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A New Life (x 2)

(by Jas Brechtl)

Raising two children and working full-time, my mother managed to create fresh meals from her tiny kitchen in Bosnia every day. “Roux soup” was often on the table for supper when I was little, made of not much more than flour, oil, and some seasonings. Our family sat together for big weekend lunches, always beginning with some kind of soup. It isn’t Sunday lunch unless it begins with a spoon.

But I hated helping in the kitchen—chores such as cutting the onions, peeling the potatoes, or stirring the pot were no fun—and I didn’t even want to eat. My mother always tried to present a pretty plate; she tried spoonfuls of fish oil in the middle of the night; she tried bribery. But nothing made me hungry.

It wasn’t until I was pregnant with my own daughter that my appetite changed. I have no medical confirmation, but I believe that hormonal changes affected my metabolism, and suddenly I found myself ravenous, the flavors exploding in my mouth. I was on a mission to eat the world. But soon after, the civil war in Bosnia started, and now that I wanted to eat, there was no food.

Many people were in denial that the war would affect us. Located in the very center of what was then Yugoslavia, Bosnia was a mix of different ethnic and religious groups, nicknamed "The Little Europe." Just like my parents, many Bosnians intermarried—Catholics, Muslims, and Orthodox. But the war made life a horror. With visas for Germany, obtained with the help of an aunt, my family managed to escape, carrying just one suitcase each—mostly important documents, a few photos, and clothes for the season. We started a new life, learning the language and adjusting to the culture. Food was now widely available, and my mother provided a homemade meal every day. I believe cooking was her escape and a safety net. If there's food on the table, everything is fine. It comforted her and gave her a purpose.

After the war ended, Germany didn't extend its welcome to the refugees. But home was no more, and there was no returning. We immigrated to the United States, almost 20 years ago.

My mom is 79 and still cooks daily, although she lives by herself. Leaving everything behind for the second time and starting another new life has taken a toll on her. Her knowledge of English is basic, not enough to have conversations with friends or neighbors. It saddens me to see my once lively, cultured, and happy mom so isolated. But she finds joy in cooking the same traditional meals she's cooked for 60 years. It is still her escape, or maybe a connection to her past and the only familiar thing left.

(with my daughter and granddaughters)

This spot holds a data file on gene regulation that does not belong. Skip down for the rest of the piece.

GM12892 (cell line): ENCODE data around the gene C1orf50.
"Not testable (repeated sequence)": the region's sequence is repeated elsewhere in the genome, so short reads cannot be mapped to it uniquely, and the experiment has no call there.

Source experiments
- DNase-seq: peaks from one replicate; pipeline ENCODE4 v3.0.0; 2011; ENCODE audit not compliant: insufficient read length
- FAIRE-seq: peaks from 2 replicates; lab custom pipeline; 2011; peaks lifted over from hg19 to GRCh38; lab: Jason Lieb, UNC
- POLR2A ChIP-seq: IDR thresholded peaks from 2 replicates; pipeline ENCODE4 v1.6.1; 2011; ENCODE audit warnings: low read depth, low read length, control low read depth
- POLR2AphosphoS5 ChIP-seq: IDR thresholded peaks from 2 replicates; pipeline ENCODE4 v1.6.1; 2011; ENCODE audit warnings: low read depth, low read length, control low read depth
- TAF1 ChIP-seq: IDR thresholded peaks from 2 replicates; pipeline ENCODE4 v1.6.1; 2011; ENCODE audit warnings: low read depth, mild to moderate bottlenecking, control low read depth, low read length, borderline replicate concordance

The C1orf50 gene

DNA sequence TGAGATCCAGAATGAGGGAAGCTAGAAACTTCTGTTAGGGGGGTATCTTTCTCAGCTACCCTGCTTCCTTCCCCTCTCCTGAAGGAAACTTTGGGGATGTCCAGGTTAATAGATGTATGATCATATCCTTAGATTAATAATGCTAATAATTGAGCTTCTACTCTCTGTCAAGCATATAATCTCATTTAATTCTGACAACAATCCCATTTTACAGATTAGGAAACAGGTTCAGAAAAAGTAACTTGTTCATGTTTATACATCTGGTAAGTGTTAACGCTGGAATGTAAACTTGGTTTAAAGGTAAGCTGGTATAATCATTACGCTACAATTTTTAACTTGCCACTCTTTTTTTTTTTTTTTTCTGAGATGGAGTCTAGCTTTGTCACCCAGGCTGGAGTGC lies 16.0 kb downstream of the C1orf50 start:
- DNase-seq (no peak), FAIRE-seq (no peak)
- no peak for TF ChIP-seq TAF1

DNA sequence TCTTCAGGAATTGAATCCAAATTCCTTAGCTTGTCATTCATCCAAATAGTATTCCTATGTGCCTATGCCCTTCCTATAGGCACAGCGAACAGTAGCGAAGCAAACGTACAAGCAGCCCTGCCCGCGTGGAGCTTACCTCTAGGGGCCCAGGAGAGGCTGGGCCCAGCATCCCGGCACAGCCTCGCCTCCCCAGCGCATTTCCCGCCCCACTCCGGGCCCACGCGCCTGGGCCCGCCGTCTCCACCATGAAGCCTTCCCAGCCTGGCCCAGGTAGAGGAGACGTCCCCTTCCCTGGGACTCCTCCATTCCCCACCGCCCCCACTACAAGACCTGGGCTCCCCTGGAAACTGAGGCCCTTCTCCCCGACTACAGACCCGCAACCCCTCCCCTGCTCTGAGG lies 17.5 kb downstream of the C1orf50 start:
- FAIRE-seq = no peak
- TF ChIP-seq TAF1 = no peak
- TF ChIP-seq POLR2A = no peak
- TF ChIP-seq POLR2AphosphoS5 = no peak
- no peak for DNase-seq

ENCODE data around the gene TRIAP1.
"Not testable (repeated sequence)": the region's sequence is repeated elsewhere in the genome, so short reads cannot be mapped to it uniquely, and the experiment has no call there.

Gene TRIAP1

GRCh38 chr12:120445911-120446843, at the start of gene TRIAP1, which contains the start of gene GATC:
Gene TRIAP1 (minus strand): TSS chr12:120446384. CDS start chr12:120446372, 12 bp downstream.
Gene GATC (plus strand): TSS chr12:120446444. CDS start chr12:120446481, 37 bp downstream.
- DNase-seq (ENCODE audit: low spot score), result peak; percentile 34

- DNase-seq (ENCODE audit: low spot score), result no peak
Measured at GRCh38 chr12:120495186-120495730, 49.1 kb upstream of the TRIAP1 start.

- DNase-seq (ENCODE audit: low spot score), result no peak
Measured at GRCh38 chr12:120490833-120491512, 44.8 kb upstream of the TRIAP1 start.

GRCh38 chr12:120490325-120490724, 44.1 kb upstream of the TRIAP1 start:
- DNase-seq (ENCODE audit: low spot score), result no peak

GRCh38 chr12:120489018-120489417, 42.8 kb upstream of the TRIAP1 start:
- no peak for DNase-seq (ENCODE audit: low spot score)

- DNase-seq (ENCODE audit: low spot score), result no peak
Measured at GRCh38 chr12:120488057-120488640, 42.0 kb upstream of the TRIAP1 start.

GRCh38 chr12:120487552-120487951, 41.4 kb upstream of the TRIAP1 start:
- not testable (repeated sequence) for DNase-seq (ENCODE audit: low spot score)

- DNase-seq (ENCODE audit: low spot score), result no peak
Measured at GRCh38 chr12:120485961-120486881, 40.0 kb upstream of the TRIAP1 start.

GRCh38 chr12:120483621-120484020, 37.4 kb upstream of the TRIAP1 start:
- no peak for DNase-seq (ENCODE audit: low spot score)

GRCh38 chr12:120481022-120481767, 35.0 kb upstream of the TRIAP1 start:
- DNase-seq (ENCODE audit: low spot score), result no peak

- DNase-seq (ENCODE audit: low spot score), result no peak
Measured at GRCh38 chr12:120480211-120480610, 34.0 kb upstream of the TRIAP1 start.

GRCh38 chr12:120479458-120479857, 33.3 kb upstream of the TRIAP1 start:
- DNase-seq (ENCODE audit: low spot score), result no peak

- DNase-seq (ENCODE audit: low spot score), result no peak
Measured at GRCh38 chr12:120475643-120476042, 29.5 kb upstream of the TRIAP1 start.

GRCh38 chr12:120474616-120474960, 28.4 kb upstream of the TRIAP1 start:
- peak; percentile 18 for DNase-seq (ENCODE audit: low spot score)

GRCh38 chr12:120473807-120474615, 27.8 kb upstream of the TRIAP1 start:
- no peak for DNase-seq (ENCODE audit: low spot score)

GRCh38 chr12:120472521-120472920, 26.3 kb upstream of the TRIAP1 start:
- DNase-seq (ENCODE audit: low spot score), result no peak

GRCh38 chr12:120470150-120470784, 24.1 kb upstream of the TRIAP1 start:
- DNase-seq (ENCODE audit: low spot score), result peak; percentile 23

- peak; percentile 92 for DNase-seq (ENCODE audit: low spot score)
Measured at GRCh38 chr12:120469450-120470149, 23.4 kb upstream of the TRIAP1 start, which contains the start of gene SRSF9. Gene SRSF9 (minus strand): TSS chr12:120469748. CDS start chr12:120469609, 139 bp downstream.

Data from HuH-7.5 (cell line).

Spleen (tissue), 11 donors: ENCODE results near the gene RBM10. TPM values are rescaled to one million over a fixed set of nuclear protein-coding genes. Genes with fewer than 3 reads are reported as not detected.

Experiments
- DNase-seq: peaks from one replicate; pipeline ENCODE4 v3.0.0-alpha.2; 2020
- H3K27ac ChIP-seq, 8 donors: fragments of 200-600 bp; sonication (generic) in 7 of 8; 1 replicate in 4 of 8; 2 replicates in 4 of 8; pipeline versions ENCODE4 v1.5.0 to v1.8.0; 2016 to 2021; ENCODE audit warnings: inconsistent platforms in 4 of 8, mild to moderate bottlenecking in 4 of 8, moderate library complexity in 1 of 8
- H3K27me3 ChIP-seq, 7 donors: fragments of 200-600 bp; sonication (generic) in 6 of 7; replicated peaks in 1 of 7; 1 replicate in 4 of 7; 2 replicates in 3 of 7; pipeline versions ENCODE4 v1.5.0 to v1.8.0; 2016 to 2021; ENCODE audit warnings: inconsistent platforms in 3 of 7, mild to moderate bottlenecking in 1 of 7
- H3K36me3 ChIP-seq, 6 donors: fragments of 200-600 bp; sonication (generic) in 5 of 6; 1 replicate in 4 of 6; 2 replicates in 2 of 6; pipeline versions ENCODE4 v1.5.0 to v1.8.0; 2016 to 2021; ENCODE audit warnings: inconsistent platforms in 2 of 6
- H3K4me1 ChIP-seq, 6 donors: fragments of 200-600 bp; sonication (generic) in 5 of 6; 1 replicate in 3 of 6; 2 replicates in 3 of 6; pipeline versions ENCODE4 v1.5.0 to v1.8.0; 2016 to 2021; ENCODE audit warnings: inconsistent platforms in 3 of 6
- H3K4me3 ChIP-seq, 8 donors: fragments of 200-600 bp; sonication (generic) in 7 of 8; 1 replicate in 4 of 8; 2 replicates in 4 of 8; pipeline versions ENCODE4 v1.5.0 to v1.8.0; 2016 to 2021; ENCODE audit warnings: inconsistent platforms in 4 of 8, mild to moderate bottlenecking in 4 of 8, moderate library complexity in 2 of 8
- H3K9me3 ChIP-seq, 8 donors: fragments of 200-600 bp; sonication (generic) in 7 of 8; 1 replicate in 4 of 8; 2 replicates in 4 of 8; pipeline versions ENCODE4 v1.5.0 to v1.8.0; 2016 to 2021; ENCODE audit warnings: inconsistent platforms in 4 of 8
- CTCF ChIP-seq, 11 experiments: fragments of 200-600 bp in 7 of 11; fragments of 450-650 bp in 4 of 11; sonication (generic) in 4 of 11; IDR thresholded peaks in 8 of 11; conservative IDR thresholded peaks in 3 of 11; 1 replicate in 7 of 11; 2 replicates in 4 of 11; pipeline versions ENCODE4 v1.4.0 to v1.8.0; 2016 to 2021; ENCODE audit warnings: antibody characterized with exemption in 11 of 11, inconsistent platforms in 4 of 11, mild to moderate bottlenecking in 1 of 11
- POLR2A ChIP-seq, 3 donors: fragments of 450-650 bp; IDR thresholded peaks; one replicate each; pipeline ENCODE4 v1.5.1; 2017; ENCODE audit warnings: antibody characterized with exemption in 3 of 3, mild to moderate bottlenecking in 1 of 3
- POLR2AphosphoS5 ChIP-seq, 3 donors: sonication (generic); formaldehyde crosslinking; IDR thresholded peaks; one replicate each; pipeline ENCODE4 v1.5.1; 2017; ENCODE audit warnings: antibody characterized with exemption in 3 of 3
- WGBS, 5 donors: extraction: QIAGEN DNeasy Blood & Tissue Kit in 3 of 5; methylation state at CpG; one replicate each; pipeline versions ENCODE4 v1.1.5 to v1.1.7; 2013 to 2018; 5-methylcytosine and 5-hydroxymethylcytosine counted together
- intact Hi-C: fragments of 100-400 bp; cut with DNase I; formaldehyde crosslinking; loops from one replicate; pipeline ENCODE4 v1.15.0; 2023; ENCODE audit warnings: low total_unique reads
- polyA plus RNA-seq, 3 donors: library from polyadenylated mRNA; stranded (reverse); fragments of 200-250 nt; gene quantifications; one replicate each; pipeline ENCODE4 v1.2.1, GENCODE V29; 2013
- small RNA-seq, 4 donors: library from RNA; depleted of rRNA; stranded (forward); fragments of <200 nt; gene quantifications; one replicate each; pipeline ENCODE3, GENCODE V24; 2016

I never taught my daughter to cook, and the poor left-handed girl had to figure out on her own how to cut onions. Onions are very important in our cuisine. It is said: "You know you're a Bosnian if you first chop the onions and then decide what's for dinner."

But my granddaughters (now almost three and six) will have memorable kitchen adventures with their grandma, and I'm making sure they have plenty of proof (they occasionally roll their eyes at my constant picture-taking).

It’s ironic that a once skinny little girl who couldn’t eat is now on a quest to taste the globe, one country at a time. Roux soup was the most despised dish of my childhood, and yet the one that makes me most sentimental. Although I'm really nothing like my mother, food is definitely my escape too and my cure.


Jas Brechtl is a Bosnian expat who has lived in northern Indiana for 20 years. She is a writer and photographer, the author of Balkan Comfort Food, and creative director of All That's Jas food blog.

Roux Soup

1/2 c. vegetable oil

1/3 c. all-purpose flour

2 t. paprika

1/4 t. cayenne pepper, or more to taste

1/2 t. caraway seeds, optional

4 c. water

3 t. Vegeta* (substitute with 2 vegetable bouillon cubes)

salt and pepper to taste

croutons and sour cream (optional)

*Vegeta is a Croatian condiment (much like bouillon in powder form), which is a mixture of spices and various dry vegetables. We like to season everything with Vegeta and use it instead of salt.

Heat oil in a medium-size pot.

Stir in the flour.

With a wooden spoon or whisk, continue to stir over low heat until flour is golden.

Mix in paprika, cayenne pepper, and caraway seeds, if using.

Slowly add water, continuing to stir as it thickens.

Add Vegeta or bouillon.

Simmer, stirring frequently, for 15 - 20 minutes.

Add salt and pepper to taste.

Serve with croutons (preferably homemade) and sour cream.


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